15:53 ,(java.util.ArrayList. (into-array com.sun.jersey.api.client.GenericType []))

15:53 clojurebot: #<CompilerException java.lang.ClassNotFoundException: com.sun.jersey.api.client.GenericType, compiling:(NO_SOURCE_PATH:0:0)>

15:53 justin_smith: if that class was found, that would create the equivalent

15:53 ,(java.util.ArrayList. (into-array java.io.File []))

15:53 clojurebot: #<IllegalArgumentException java.lang.IllegalArgumentException: No matching ctor found for class java.util.ArrayList>

15:53 justin_smith: oops!

15:54 ,(java.util.ArrayList. [])

15:54 clojurebot: []

15:54 justin_smith: that might even suffice

15:55 generics are a java compiler thing, that has no existence in the actual bytecode

15:55 benmoss: right

15:55 justin_smith: the above is equivelent to ##(java.util.ArrayList.) actually

15:55 oh, lazybot is down again

15:55 ,(java.util.ArrayList.)

15:55 clojurebot: []

15:56 metellus: truly a lazy bot

15:56 justin_smith: I am working on fixing lazybot right now, but it is making my brain hurt

15:56 cbryan: i can't even (inc) metellus!

15:57 justin_smith: oh, the things we suffer

15:57 benmoss: justin_smith: you are saying that that github line I linked to is an ArrayList?

15:57 it appears to me to just be an instance of GenericType

15:58 i am still befuddled

15:58 justin_smith: oh wait

15:58 benmoss: oh I had it inside out

15:58 so sorry

15:58 try using (GenericType.)

15:58 benmoss: no problemo

15:59 justin_smith: see where that gets you maybe?

15:59 cbryan: https://jersey.java.net/nonav/apidocs/1.5/jersey/com/sun/jersey/api/client/GenericType.html#GenericType(java.lang.reflect.Type)

15:59 you need to pass a Type

15:59 benmoss: yeah

15:59 cbryan: and Class implements Type

16:00 so (GenericType. (.getClass whatever))

16:00 justin_smith: oh, so (GenericType. java.util.ArrayList)

16:00 you can just directly specify the class too

16:00 cbryan: yeah, that's probably more likely :p

16:00 justin_smith: cbryan: it's equivalent

16:01 ,(.getClass (java.util.ArrayList.))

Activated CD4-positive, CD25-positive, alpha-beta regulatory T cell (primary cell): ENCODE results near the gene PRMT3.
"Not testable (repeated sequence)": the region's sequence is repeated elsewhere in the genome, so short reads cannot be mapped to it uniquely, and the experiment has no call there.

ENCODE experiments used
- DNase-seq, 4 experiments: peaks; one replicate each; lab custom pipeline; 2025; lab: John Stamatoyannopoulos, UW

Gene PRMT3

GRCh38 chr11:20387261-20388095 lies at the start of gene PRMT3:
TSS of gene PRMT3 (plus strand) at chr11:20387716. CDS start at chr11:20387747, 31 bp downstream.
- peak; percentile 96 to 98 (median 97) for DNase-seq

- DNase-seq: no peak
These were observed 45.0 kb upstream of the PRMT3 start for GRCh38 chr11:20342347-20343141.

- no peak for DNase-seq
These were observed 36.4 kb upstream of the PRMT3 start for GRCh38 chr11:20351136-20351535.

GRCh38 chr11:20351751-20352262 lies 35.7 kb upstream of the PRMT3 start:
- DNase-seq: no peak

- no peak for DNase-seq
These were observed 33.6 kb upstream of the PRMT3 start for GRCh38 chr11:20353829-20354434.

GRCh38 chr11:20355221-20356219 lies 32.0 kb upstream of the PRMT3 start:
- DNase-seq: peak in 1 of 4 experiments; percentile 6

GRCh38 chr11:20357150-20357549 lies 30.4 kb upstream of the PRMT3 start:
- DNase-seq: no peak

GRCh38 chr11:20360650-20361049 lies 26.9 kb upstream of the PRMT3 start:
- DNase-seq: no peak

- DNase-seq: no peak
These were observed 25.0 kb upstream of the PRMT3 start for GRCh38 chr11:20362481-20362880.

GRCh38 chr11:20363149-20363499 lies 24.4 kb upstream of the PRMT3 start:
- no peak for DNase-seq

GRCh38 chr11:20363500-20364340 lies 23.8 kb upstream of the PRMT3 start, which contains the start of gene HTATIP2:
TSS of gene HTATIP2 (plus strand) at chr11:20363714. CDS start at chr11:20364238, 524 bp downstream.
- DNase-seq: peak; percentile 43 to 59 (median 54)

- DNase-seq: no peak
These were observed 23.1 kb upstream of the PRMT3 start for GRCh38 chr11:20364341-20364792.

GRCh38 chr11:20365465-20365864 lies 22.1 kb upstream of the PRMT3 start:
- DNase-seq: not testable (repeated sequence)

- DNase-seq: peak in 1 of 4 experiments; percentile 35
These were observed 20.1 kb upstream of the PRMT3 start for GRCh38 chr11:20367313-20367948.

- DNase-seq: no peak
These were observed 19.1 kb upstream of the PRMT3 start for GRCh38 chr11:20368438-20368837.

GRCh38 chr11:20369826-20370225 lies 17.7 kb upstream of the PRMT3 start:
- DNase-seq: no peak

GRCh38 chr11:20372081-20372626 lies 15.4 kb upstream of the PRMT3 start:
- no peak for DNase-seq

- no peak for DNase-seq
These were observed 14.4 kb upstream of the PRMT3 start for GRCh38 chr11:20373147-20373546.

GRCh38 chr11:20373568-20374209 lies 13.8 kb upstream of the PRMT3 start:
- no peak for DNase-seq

16:01 clojurebot: java.util.ArrayList

16:01 cbryan: justin_smith: i mean, its more likely he'll know the class beforehand

16:01 justin_smith: right

16:01 unlike java we can use class literals

16:02 cbryan: benmoss: if jersey isn't required, you might want to take a look at compojure

16:04 benmoss: cbryan: yeah, i’m trying to use a Java client library for an API, it appears to just be using Jersey for this serialization business

16:04 ruby_: Hi. I wonder why (def a (filter #(do (println "hi") (symbol? %)) '[:a a 3 :b])) turns out as (hi hi hi hi a) and not as (a)

16:05 Glenjamin: the filter function has to be run for each item

16:05 justin_smith: ruby_: laziness makes the prints show up in the same output as the result

16:05 benmoss: ruby_: try looking at ‘a’ again, it won’t print the hi's

16:06 ruby_: Ah, so the hi's aren't really in the list

16:06 benmoss: yeah

16:06 ruby_: Oke, that explains it. Thanks

16:07 justin_smith: ruby_: yeah, you may expect to see the hi prints before the ( but because of laziness they don't even happen until the result starts printing, and the first part of printing the result is to print the (

16:08 ,(def a (map #(doto % println) (range 10)))

16:08 clojurebot: #'sandbox/a

16:08 justin_smith: ,a

16:08 clojurebot: (0\n1\n2\n3\n4\n5\n6\n7\n8\n9\n0 1 2 3 4 ...)

16:08 justin_smith: ,a

16:08 clojurebot: (0 1 2 3 4 ...)

16:09 justin_smith: so the bot did not print anything until we looked at it

16:11 ruby_: Thanks. I was just a bit confused by the thing printing inside the list.

16:12 justin_smith: in the example above, we also see chunking in action

16:12 the results were clearly not generated on at a time, otherwise we would see (0\n01\n1...)

16:12 *not generated one at a time